C&AL: Museo La Tertulia regularly cooperates with the most vulnerable communities in Cali. Is this work a priority or central focus of the museum’s work?
Alejandro Martín: To provide a bit of context: Museo La Tertulia was founded sixty years ago, and exhibits modern and contemporary Colombian and Latin American art. The museum has always worked closely with local institutions and artists of the region. One part of the work we do as a museum, that has become very important, is the construction of a city and the concept of citizenship, in relation to communities. A recent project (August 2018) brought a collection of objects collected by the Museo Popular de Siloé, presenting its process of memory construction of Siloé, one of the most stigmatized neighborhoods of Cali.
In the Museo + Escuela (Museum + School) program, a program central to the educational work of the Museum, we work hand in hand with local artists and with the city’s public schools. For another project, Radiating Memories – Dialogues with the Carare (2017), we examine the history of the famous “Association of Rural Workers of Carare” (ATCC). During the violent 1980s, this organization established a dialogue between the involved parties of the armed conflict in the Carare region, department of Santander, seeking to create peace.
C&AL: Also, the voices of the victims of the Colombian armed conflict are frequently heard in the Museum, like it happened in 2018 with the project The Future of Memory – Road To The Sea (El futuro de la memoria – Carretera al mar), initiated and organized by the Goethe-Institut. Among other things, this project sought to examine the memory of violence in the Colombian Pacific area.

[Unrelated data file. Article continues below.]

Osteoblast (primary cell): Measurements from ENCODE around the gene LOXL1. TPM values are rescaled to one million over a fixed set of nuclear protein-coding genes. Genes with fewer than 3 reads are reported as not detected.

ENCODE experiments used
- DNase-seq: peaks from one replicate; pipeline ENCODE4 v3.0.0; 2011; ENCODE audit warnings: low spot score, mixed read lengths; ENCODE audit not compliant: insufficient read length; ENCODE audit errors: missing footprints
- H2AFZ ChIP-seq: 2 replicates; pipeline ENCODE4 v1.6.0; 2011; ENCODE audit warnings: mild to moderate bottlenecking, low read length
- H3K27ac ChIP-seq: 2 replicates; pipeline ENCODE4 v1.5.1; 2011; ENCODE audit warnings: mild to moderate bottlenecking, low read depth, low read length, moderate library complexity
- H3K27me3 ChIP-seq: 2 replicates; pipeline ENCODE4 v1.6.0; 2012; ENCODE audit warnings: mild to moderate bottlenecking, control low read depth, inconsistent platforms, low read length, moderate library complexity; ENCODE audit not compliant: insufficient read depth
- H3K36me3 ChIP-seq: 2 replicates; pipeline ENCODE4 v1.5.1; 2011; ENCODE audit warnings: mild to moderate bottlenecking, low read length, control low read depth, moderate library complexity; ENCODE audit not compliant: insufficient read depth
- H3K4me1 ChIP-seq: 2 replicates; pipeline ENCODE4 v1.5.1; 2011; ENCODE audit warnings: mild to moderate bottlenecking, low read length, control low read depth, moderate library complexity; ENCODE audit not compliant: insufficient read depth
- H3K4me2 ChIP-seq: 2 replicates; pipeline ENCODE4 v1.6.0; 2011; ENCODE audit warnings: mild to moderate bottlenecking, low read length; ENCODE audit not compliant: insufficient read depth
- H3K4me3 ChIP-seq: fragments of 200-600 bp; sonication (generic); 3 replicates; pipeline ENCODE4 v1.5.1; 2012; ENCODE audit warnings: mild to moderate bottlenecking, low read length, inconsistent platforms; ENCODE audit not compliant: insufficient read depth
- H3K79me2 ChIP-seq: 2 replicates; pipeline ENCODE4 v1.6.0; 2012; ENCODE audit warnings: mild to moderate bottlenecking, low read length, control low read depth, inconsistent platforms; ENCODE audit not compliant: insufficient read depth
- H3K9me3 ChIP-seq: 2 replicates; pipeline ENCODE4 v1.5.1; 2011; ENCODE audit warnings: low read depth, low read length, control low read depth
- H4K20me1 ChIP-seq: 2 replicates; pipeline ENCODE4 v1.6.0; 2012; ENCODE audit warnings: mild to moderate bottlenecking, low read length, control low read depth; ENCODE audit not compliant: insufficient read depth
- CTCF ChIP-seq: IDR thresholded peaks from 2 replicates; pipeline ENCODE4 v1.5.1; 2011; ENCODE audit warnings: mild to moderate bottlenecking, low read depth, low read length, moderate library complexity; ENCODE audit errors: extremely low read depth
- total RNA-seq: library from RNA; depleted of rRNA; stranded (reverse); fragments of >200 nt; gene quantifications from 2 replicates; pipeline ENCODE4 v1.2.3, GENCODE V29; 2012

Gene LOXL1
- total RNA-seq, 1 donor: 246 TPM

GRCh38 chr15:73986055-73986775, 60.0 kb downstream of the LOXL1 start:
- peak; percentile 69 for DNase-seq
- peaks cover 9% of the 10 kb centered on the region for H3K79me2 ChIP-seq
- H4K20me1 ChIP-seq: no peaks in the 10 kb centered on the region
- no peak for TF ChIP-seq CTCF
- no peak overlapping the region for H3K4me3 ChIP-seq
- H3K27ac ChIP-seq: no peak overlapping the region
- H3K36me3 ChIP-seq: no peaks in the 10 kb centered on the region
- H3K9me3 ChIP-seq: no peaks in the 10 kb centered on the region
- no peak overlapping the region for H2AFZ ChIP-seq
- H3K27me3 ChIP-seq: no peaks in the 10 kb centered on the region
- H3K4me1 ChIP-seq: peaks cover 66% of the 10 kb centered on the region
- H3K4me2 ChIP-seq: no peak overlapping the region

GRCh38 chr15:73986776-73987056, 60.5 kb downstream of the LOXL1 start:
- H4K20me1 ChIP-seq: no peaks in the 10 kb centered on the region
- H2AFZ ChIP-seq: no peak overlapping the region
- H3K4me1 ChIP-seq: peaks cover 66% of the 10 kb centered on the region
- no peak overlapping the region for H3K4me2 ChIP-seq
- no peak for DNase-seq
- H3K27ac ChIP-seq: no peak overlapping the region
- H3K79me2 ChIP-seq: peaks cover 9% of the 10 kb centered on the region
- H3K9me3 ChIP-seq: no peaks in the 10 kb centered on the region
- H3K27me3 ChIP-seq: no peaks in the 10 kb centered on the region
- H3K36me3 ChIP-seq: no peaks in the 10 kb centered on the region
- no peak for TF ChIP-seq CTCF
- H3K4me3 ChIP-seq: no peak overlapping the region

AM: The Goethe-Institut project Future of Memory arose in the context of the peace agreement between the government and the FARC guerrillas, and proposed meeting spaces between artists, movements and social leaders, in various larger Latin American cities. In Colombia, we are experiencing a very complex moment, in which the logic of territorial control is changing. Places from which the guerrillas have retreated are now going through a new struggle for control of the territory, and in many of these areas, leaders working on issues of land restitution are increasingly threatened by different armed groups that want to impose themselves. A frighteningly high number of these leaders have been killed.
In the Pacific, armed conflict, drug trafficking, and multiple violence all contribute to a long history of inequality and neglect on the part of the State.